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Johann Sebastian BACH (1685-1750)
Mass in B Minor BWV 232 [1:46:39]
Catherine Patriasz (soprano); Barbara Schlick (soprano); Charles Brett (alto); Howard Crook (tenor); Peter Kooy (bass)
Chorus and Orchestra of Collegium Vocale, Ghent/Philippe Herreweghe

rec. April 1988 Minderbroederskerk, Ghent, Belgium DDD
VIRGIN VERITAS 6931972 [54:30 + 52:09]


Experience Classicsonline

Herreweghe's 1988 B Minor Mass is gentle without being genteel; polished without being perfect and genuine while also being cloyingly genial. It was a recording that did much to establish the conductor's credentials for the work. And it was something of a compromise. Neither one-to-a-part, nor 'over'-interpreted, its greatest virtue is probably consistency. There is a pleasing logic that drives the music from the first notes of the perhaps rather under-exposed Kyrie to the quiet and uninsistent dona nobis pacem.This reissue of that 1988 account also from Virgin shares only the bass, Peter Kooy, and the Ghent Collegium Vocale and Orchestra with the B Minor Mass which Herreweghe recorded on Harmonia Mundi (HMC90 1614/5) ten years later - and ten years ago. That represented in some ways a step backward; it had a more perfunctory, not to say 'rough', 'ragged' feel to it.

So of the two recordings by Herreweghe, the earlier 1988 version is to be preferred. There is a quiet and undemonstrative commitment to the structure, and to the beauty. There is also an acknowledgement on the conductor's part that there are limitless depths and heights to Bach's conception, from however piecemeal a set of original resources it's now known that the Mass was assembled. But those heights and depths themselves, while alluded to, are not consistently experienced - even by attentive listeners.This is not because of hasty tempi - the pace is dignified throughout… and exciting - at the Cum sancto spiritu, for example. Nor is the lack of real spirit in this reading due to inadequate solo singing, which is studied and thoughtful at all turns. Nor yet because Herreweghe is insufficiently versed in the work and its significance; still less because of any waywardness or intemperateness with the timbres on which he insists. Nor has he attempted to perform merely the notes on the page with disregard to the Mass' soul. All five singers - Patriasz, Schlick and Kooy, in particular - invest much reflection and consideration in their performances.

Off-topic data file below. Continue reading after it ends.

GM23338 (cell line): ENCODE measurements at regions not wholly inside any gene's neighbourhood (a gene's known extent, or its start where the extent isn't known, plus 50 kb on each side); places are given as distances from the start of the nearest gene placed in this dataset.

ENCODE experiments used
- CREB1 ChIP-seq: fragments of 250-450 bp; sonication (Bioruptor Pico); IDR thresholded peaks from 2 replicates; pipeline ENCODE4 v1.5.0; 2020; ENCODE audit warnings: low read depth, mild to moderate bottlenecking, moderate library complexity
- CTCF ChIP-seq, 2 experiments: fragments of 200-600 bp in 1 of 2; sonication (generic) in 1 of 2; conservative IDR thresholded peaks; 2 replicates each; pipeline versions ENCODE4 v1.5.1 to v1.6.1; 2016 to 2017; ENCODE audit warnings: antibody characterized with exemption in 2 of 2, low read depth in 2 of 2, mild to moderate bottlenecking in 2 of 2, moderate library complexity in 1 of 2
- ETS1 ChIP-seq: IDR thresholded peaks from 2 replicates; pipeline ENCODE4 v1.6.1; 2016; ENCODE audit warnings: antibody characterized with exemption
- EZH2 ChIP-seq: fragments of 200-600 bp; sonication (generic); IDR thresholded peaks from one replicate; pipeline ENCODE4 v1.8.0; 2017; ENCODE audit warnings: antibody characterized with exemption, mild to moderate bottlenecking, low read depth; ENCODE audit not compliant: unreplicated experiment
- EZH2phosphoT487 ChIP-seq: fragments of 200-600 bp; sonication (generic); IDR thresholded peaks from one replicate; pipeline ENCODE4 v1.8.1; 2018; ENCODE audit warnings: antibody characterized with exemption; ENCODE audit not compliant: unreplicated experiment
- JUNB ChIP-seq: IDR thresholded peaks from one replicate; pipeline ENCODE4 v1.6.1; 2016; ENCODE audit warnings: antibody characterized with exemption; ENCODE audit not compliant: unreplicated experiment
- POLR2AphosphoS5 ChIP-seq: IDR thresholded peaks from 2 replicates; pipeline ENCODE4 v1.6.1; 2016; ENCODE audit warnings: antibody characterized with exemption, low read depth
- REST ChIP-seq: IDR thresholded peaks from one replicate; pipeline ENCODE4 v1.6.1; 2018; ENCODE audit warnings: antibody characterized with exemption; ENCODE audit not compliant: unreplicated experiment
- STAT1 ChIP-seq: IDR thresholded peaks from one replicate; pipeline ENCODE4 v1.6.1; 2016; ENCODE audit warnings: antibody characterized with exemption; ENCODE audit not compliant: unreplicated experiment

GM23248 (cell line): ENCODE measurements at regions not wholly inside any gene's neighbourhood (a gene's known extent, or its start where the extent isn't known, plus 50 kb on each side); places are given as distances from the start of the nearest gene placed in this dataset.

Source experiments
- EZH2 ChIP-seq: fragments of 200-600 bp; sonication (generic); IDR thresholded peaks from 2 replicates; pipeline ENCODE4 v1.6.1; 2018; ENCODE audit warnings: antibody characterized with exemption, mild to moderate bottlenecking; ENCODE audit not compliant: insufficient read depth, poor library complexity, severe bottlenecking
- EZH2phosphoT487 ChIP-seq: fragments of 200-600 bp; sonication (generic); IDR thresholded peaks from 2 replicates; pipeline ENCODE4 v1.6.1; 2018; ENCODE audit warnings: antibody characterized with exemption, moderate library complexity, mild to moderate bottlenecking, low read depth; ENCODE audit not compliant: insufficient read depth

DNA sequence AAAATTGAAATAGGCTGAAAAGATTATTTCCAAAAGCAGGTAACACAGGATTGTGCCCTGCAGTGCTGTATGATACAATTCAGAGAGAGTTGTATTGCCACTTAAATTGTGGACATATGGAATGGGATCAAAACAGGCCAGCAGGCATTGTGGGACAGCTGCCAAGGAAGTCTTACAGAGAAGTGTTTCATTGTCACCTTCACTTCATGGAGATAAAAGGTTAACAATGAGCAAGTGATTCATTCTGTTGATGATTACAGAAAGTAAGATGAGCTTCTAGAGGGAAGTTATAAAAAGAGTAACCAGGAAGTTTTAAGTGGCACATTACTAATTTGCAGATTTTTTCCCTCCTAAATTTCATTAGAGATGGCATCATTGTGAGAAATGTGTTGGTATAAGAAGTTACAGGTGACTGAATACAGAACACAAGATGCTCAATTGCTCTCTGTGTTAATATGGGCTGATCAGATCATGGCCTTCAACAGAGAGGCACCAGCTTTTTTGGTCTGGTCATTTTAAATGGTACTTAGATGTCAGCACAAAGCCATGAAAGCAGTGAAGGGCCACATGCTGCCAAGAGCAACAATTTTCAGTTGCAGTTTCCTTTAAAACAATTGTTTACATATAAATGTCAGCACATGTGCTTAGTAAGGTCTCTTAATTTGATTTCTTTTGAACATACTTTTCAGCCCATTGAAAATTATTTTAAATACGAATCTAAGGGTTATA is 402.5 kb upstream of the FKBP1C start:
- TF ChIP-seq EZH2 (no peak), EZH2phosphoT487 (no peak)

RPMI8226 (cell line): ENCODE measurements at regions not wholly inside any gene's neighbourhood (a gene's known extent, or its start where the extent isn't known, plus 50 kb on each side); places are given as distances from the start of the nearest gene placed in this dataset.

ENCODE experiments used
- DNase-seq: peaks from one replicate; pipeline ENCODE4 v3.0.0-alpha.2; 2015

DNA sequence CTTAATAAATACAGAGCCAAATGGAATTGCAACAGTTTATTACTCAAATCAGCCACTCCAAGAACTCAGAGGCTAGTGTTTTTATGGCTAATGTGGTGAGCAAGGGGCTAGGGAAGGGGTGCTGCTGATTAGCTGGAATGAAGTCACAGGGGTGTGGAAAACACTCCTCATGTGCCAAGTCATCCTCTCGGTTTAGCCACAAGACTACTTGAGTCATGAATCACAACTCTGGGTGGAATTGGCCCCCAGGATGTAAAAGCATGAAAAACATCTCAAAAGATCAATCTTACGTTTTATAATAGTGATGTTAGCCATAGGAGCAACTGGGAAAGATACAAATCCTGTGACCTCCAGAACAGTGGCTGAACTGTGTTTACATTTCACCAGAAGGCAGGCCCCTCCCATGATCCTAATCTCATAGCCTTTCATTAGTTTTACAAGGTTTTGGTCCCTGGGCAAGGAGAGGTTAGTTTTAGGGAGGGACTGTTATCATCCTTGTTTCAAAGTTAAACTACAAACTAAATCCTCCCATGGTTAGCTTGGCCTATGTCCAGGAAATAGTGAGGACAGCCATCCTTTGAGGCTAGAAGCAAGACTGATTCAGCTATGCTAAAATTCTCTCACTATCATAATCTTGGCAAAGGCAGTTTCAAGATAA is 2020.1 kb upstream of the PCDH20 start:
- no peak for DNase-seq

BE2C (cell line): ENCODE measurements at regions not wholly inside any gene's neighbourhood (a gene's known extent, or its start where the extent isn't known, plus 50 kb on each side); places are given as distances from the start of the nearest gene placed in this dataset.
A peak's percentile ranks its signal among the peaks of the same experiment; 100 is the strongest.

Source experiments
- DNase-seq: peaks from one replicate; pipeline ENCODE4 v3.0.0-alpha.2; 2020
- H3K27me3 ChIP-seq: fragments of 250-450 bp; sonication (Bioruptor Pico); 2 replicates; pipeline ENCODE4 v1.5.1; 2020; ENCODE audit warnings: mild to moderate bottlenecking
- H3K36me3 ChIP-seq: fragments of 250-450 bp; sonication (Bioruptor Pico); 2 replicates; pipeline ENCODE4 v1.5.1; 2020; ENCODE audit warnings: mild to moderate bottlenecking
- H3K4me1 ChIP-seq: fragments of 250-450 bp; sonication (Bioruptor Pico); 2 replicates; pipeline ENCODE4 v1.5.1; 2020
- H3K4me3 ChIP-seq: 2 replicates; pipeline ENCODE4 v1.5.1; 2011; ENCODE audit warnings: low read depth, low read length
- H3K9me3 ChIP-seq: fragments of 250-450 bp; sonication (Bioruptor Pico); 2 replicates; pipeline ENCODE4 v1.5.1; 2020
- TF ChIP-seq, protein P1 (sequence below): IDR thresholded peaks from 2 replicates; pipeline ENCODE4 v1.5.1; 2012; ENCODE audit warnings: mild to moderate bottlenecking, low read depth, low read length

Nevertheless, though not lacklustre, this B Minor Mass will not be everyone's ideal. For what is in some ways Bach's greatest achievement, a performance really succeeds and is truly memorable when it exposes at once the grandeur, the profundity and the humanity inherent in every note. These are qualities which reveal themselves as much from the structure - successions of key and tempi, for instance - as from individual moments and passages which both form part of an ineffable whole. And are also sufficiently poignant as to seem almost self-standing; take the opening of the Sanctus, for example. Sadly, Herreweghe's guidance, while not perfunctory or superficial, somehow fails to fulfil most aspirations to these qualities. We know they're there … waiting. We know Herreweghe appreciates that these would add to the experience. But they're always kept back, as if in reserve.Technically this is not a bad account. The singers' commitment is beyond doubt. Herreweghe's empathy with the work is clear. The acoustic is what you'd expect from twenty years ago. The booklet is a little on the perfunctory side, lacking the full text and not really saying anything new about the work. As a historical document of the way Herreweghe was thinking at the time, when authentic early music practice was well established, it has its value. But this reading is definitely not a first choice. For that, look instead to Suzuki (BIS CD1701) or Gardiner (DG 415514).

Mark Sealey




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